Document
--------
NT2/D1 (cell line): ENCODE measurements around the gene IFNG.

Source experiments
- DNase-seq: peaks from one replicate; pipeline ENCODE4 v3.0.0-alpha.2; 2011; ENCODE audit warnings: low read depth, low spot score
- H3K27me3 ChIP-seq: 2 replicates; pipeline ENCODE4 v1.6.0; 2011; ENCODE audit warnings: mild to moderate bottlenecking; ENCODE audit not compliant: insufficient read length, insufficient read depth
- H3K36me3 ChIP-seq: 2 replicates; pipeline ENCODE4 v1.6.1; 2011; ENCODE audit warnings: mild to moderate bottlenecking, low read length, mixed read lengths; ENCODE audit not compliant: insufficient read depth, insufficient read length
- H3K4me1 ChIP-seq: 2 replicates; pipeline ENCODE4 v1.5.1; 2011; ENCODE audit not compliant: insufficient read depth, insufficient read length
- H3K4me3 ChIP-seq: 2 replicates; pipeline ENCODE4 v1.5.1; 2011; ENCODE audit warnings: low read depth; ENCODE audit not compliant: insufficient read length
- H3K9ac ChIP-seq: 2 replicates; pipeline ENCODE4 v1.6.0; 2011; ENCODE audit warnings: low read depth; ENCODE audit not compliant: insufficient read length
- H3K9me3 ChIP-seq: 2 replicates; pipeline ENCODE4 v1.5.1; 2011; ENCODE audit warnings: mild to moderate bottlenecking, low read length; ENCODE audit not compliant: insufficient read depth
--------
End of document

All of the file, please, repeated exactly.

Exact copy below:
NT2/D1 (cell line): ENCODE measurements around the gene IFNG.

Source experiments
- DNase-seq: peaks from one replicate; pipeline ENCODE4 v3.0.0-alpha.2; 2011; ENCODE audit warnings: low read depth, low spot score
- H3K27me3 ChIP-seq: 2 replicates; pipeline ENCODE4 v1.6.0; 2011; ENCODE audit warnings: mild to moderate bottlenecking; ENCODE audit not compliant: insufficient read length, insufficient read depth
- H3K36me3 ChIP-seq: 2 replicates; pipeline ENCODE4 v1.6.1; 2011; ENCODE audit warnings: mild to moderate bottlenecking, low read length, mixed read lengths; ENCODE audit not compliant: insufficient read depth, insufficient read length
- H3K4me1 ChIP-seq: 2 replicates; pipeline ENCODE4 v1.5.1; 2011; ENCODE audit not compliant: insufficient read depth, insufficient read length
- H3K4me3 ChIP-seq: 2 replicates; pipeline ENCODE4 v1.5.1; 2011; ENCODE audit warnings: low read depth; ENCODE audit not compliant: insufficient read length
- H3K9ac ChIP-seq: 2 replicates; pipeline ENCODE4 v1.6.0; 2011; ENCODE audit warnings: low read depth; ENCODE audit not compliant: insufficient read length
- H3K9me3 ChIP-seq: 2 replicates; pipeline ENCODE4 v1.5.1; 2011; ENCODE audit warnings: mild to moderate bottlenecking, low read length; ENCODE audit not compliant: insufficient read depth